Churches adapt well to new rules

2020-03-23 14:30
The pews at St Mary’s Catholic Church on Sunday, that occupied no more than 99 people. Each row had about two to three people seated. This was to implement the regulations that were set by the president. (Makaziwe Khumalo)

The pews at St Mary’s Catholic Church on Sunday, that occupied no more than 99 people. Each row had about two to three people seated. This was to implement the regulations that were set by the president. (Makaziwe Khumalo)

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“Tick, sanitise and enter” was the routine on Sunday at St Mary’s Catholic Church in the city.

Father Sakubita Like said every person entering the church ticked off a number on a grid and was then sanitised and welcomed into the service.

Like said that the grid numbers went up to 100, but fortunately nobody had to be turned away because the congregation followed the Covid-19 regulations.

Like said there were three different venues for the morning service, and none of them was full.

“My sermon was shorter today because I didn’t want to keep people in a public space for too long. I’m happy with how everyone adhered to rules this morning,” said Like.

The Witness spoke to some congregants after the service, and they expressed their satisfaction with how things were being handled.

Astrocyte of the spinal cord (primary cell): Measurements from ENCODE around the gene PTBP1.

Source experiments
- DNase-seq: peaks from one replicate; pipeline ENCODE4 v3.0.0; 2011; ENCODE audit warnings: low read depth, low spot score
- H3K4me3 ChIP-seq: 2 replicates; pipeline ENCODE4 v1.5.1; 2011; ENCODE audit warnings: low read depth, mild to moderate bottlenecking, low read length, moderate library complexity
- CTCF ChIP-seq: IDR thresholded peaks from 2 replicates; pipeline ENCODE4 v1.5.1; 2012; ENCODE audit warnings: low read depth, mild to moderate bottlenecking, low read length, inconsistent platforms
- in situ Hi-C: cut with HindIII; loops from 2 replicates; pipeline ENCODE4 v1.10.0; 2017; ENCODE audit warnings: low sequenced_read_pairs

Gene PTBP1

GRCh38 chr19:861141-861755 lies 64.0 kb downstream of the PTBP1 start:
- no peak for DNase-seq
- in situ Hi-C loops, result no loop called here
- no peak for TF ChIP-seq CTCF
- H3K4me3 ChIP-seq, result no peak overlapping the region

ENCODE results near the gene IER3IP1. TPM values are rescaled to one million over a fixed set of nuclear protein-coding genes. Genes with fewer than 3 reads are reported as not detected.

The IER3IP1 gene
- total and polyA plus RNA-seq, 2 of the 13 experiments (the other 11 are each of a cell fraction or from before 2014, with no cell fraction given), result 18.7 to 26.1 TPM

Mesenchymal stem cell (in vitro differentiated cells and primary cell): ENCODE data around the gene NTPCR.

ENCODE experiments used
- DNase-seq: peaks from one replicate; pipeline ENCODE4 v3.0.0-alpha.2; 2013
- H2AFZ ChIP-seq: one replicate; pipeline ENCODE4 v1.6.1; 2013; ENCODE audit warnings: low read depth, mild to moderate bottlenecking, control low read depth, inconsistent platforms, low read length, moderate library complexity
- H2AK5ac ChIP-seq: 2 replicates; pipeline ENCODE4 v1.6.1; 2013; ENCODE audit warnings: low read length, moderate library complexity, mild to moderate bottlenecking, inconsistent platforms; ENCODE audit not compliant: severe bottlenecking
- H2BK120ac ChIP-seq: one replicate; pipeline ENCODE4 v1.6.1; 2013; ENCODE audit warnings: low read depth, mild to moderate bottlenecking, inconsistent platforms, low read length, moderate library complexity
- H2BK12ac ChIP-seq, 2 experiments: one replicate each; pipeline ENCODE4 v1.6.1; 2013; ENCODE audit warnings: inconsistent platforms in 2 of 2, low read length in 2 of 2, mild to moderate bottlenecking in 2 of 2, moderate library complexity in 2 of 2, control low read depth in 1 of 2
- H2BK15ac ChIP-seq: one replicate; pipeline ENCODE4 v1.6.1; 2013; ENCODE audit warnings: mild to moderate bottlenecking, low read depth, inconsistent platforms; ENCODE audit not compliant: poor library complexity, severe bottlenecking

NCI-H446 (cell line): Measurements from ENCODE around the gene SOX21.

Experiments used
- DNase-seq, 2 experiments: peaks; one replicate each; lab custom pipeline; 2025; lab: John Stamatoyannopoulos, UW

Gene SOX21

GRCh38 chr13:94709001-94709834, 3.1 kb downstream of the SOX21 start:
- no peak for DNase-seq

“We were seated very spaciously with only about three people on each pew. It felt strange but we understand why it had to be done,” said one woman.

Another woman who also asked not to be named said the service was uplifting, but the mood in the church was sombre in comparison to other days.

Most churches around the city cancelled their services temporarily.

A congregant at Hayfields Baptist Church said a service was held, but there were no more than 30 people in attendance.

Meanwhile, the seats were completely empty at Jacob’s Well Ministries in Northdale.

Pastor Neville Sewlall of Jacob’s Well Ministries in his empty church on Sunday. They decided to have small prayer groups at congregants’ homes instead of at the church. (Photo: Nash Narrandes)

Pastor Neville Sewlall told The Witness that the decision was made on Sunday morning to rather have church at alternate venues. Sewlall said this would limit human contact.

“We will continue to pray, just in smaller groups at our homes. We have some hygiene protocols in place even in that setting,” said Sewlall.

Sewlall further emphasised that the church is not closed.

“We are simply having smaller prayer groups at alternate venues for the safety of our congregation,” said Sewlall.

Not all churches complied with the regulations, however. In Folweni, a church gathering of more than 500 people proceeded without impediment, and included among congregants were several police officers.

KwaZulu-Natal Premier Sihle Zikalala was set to engage with religious leaders from different faiths at 8 am on Monday morning at the Coastlands Hotel in Umhlanga.

Zikalala will be discussing how religious leaders can use their influence to assist the government in their efforts to contain the spread of the virus.

Read more on:    pietermaritzburg  |  coronavirus
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